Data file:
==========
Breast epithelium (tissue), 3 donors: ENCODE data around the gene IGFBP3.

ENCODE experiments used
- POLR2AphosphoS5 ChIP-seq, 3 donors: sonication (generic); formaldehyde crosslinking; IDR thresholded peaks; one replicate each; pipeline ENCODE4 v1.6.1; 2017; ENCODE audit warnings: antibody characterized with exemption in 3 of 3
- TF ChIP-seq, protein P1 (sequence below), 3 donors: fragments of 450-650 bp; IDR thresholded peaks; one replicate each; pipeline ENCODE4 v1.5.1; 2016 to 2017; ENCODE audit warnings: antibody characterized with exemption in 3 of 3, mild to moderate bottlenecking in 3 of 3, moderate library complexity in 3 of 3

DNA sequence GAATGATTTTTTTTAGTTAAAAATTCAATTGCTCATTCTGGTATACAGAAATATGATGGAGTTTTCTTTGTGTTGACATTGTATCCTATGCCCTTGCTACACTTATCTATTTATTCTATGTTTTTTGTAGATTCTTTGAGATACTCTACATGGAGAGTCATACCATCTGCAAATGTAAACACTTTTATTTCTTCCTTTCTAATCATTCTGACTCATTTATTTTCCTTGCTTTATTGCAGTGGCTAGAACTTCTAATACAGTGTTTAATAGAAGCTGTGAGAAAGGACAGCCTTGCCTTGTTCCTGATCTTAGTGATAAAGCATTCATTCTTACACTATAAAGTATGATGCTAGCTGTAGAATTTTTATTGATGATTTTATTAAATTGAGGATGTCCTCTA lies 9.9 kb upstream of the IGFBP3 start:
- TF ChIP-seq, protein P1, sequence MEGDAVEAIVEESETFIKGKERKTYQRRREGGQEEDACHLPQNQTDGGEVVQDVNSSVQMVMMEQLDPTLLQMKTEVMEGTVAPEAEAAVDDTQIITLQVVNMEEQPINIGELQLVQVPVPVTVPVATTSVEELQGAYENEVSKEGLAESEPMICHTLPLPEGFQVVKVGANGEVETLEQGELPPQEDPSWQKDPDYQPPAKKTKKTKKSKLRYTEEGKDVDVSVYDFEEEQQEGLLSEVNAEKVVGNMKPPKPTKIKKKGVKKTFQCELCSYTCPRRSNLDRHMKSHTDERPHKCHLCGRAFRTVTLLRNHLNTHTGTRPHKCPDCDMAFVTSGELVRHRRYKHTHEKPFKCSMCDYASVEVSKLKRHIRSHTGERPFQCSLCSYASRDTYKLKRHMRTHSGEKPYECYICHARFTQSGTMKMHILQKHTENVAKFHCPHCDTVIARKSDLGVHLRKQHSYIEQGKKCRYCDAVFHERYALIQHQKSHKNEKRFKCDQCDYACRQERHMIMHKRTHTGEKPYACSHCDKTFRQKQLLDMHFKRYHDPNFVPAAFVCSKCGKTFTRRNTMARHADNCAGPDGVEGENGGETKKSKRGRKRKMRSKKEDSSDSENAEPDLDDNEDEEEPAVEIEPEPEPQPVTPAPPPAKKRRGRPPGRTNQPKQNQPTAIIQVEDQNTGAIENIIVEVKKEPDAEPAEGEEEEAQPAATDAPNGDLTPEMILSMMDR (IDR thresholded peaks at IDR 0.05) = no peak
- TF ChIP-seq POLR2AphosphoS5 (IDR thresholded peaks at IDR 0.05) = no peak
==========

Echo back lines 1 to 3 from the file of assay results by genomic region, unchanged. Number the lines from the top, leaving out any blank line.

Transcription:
Breast epithelium (tissue), 3 donors: ENCODE data around the gene IGFBP3.

ENCODE experiments used
- POLR2AphosphoS5 ChIP-seq, 3 donors: sonication (generic); formaldehyde crosslinking; IDR thresholded peaks; one replicate each; pipeline ENCODE4 v1.6.1; 2017; ENCODE audit warnings: antibody characterized with exemption in 3 of 3